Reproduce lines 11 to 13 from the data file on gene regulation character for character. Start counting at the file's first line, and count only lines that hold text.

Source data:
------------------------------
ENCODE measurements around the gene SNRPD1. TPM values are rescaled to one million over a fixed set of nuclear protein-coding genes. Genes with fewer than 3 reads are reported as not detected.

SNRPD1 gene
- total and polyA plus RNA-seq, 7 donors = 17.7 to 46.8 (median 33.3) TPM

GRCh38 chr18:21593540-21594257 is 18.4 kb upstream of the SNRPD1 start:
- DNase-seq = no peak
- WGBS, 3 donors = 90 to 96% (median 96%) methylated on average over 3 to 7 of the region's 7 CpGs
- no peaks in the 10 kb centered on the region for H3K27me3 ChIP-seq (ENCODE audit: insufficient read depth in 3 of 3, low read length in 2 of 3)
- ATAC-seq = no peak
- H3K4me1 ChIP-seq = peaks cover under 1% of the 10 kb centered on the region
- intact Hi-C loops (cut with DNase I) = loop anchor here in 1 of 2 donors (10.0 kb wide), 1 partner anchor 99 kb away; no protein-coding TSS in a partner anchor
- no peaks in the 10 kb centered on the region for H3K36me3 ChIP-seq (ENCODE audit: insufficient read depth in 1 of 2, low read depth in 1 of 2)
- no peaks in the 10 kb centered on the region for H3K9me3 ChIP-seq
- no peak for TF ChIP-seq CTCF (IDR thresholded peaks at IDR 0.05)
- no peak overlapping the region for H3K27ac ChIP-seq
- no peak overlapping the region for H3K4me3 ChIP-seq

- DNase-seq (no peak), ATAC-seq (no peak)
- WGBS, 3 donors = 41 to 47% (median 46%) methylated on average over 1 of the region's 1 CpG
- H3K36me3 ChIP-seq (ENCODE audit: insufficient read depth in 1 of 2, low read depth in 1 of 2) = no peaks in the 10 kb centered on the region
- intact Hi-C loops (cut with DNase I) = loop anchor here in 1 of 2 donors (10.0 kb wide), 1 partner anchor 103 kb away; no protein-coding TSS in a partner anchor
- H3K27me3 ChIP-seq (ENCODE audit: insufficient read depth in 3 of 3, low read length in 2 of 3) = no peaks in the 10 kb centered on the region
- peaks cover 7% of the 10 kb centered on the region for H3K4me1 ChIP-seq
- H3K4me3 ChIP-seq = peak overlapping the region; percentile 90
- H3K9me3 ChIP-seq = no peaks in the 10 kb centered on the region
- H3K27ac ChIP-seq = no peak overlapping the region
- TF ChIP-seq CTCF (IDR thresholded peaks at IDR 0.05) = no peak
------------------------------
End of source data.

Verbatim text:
- no peaks in the 10 kb centered on the region for H3K36me3 ChIP-seq (ENCODE audit: insufficient read depth in 1 of 2, low read depth in 1 of 2)
- no peaks in the 10 kb centered on the region for H3K9me3 ChIP-seq
- no peak for TF ChIP-seq CTCF (IDR thresholded peaks at IDR 0.05)